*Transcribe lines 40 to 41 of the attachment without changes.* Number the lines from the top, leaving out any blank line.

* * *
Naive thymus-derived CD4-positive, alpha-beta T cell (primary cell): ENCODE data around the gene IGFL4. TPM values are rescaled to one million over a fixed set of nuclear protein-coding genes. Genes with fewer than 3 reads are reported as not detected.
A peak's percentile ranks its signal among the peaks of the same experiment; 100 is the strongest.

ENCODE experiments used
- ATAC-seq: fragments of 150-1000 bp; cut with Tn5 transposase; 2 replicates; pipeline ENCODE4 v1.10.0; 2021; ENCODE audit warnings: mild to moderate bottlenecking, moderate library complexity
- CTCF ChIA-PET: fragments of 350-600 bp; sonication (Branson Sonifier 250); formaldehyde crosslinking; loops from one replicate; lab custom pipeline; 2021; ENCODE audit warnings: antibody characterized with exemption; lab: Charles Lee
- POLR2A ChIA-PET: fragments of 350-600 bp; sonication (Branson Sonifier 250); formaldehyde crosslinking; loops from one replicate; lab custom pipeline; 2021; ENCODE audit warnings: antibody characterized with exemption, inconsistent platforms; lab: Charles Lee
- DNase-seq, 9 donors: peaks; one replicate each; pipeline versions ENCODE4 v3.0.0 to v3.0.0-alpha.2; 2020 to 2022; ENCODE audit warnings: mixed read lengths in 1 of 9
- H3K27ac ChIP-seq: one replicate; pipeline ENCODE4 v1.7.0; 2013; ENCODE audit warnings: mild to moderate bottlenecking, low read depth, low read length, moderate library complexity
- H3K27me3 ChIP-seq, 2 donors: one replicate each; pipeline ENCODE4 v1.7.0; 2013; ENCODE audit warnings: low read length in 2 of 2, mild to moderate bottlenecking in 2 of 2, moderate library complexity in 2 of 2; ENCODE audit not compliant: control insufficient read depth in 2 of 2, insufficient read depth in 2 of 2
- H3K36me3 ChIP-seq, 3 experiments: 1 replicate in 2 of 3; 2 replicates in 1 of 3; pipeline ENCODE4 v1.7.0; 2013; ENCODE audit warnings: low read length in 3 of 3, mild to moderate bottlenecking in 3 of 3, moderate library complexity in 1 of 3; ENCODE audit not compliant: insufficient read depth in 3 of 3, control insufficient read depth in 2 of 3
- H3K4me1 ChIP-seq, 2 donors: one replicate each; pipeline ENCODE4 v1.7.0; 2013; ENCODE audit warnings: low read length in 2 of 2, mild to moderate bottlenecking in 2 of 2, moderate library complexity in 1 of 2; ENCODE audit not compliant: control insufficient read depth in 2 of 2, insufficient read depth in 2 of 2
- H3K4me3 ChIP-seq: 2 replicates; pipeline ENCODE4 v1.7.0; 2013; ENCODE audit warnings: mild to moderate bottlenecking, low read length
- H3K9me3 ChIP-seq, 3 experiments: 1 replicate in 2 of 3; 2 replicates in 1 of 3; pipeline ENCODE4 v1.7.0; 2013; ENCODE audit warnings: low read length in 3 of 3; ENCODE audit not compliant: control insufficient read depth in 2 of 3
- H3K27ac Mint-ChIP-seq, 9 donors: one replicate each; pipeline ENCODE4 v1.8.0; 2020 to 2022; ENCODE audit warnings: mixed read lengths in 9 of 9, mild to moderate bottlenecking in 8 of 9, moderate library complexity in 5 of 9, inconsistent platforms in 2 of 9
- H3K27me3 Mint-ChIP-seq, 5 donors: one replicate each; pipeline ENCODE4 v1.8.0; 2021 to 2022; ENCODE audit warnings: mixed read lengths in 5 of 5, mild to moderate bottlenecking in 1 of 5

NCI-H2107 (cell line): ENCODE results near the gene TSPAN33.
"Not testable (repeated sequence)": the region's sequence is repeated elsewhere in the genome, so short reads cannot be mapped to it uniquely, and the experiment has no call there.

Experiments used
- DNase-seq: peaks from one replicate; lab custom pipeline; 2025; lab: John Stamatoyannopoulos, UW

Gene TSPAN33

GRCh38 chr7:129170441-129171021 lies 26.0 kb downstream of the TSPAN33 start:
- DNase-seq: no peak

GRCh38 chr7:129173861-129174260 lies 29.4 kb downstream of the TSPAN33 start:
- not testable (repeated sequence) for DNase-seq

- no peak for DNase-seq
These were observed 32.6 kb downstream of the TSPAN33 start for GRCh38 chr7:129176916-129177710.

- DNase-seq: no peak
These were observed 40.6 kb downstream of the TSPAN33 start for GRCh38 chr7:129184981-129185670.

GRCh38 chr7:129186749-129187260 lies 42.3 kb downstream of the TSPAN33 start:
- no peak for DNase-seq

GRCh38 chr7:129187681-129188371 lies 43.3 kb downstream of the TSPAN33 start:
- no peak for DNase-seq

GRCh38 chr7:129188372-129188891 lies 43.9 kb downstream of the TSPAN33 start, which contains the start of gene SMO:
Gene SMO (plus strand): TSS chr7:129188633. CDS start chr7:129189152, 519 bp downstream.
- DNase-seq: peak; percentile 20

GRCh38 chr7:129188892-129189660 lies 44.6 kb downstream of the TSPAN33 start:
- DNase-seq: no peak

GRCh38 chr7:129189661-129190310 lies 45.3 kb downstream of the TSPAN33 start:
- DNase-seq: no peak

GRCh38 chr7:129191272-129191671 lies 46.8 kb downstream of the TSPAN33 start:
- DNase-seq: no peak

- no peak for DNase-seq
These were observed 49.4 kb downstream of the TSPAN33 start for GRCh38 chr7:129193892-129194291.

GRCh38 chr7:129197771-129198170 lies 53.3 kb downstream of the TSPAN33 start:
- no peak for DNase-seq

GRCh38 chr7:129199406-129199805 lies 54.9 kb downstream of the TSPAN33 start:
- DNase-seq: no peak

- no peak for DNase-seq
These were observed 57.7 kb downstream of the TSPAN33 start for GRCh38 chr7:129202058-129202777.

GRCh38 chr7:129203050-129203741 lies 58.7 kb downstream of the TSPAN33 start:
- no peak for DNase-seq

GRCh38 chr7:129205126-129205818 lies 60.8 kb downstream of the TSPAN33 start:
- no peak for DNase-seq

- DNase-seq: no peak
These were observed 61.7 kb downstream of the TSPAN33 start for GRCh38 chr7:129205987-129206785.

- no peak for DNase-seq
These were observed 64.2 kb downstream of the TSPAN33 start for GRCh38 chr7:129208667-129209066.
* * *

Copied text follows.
GRCh38 chr7:129191272-129191671 lies 46.8 kb downstream of the TSPAN33 start:
- DNase-seq: no peak